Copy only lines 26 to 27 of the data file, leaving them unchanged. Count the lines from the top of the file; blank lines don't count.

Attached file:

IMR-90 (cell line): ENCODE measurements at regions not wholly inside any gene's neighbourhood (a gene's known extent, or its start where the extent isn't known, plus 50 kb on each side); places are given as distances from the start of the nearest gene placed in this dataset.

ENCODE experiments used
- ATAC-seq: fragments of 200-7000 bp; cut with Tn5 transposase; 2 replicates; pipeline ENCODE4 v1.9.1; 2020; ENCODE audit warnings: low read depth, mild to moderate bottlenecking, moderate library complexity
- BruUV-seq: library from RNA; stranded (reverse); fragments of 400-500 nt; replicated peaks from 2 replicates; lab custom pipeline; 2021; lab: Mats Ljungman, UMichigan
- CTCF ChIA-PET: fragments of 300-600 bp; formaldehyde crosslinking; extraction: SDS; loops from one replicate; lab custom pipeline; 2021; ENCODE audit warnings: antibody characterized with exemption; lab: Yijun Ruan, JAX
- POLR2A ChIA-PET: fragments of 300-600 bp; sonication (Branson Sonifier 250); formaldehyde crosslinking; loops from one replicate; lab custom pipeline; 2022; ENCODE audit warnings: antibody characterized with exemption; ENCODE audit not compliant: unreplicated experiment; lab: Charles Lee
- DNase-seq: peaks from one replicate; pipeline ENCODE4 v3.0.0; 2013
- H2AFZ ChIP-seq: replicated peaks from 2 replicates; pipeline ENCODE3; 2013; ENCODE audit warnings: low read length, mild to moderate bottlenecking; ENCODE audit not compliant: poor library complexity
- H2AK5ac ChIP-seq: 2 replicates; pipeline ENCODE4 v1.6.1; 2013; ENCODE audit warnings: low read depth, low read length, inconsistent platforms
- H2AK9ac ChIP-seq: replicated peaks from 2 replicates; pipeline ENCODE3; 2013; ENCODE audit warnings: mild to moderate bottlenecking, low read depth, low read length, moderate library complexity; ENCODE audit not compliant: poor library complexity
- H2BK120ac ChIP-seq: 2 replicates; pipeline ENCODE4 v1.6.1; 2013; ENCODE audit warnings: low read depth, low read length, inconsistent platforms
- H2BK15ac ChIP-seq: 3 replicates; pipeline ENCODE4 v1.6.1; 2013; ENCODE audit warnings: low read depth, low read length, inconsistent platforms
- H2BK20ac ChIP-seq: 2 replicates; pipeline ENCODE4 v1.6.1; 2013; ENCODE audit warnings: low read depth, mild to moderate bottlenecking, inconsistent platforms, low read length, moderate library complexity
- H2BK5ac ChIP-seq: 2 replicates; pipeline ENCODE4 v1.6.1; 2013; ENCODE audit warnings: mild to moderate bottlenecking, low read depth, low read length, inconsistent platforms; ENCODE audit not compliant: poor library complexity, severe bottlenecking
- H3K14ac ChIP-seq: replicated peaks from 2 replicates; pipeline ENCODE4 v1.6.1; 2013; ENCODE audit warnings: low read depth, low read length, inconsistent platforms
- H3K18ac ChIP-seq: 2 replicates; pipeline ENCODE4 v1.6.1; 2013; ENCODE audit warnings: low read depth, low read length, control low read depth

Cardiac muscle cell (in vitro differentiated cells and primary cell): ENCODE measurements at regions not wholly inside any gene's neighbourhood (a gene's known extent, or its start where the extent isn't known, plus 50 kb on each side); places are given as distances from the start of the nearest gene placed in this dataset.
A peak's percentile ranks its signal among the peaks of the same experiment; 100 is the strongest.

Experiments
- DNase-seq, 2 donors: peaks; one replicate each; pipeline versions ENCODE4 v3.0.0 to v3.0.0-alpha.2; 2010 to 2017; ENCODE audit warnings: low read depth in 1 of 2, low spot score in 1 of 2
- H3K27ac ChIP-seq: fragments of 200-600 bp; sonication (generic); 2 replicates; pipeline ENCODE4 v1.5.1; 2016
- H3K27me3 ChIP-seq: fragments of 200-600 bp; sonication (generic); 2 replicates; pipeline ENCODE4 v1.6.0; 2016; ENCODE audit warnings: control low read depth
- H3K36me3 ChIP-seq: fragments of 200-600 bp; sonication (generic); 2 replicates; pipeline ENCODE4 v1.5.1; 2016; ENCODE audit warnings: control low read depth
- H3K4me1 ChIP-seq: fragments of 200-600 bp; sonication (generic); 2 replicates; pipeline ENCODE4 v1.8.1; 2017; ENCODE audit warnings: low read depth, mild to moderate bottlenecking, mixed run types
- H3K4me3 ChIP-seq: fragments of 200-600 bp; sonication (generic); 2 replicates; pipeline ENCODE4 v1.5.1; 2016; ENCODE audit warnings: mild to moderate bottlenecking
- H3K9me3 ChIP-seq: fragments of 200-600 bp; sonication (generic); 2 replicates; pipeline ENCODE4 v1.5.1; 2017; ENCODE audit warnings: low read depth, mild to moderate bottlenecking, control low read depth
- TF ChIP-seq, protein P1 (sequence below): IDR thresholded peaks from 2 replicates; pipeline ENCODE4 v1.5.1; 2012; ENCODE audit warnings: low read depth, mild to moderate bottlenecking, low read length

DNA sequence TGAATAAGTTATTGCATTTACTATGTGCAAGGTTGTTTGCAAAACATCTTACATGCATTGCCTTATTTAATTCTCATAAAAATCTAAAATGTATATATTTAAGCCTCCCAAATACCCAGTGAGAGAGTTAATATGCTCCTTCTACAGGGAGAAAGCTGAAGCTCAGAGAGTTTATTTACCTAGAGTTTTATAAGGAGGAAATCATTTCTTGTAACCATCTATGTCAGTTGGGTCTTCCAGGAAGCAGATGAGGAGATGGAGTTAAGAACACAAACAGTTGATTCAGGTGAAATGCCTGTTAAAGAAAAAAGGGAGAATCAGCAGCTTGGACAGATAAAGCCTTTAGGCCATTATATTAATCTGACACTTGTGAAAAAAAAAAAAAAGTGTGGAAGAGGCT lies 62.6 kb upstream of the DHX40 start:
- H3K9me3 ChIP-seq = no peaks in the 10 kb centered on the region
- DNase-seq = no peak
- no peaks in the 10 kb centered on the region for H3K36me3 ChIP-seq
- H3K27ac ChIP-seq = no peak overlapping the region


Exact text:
- H3K9me3 ChIP-seq: fragments of 200-600 bp; sonication (generic); 2 replicates; pipeline ENCODE4 v1.5.1; 2017; ENCODE audit warnings: low read depth, mild to moderate bottlenecking, control low read depth
- TF ChIP-seq, protein P1 (sequence below): IDR thresholded peaks from 2 replicates; pipeline ENCODE4 v1.5.1; 2012; ENCODE audit warnings: low read depth, mild to moderate bottlenecking, low read length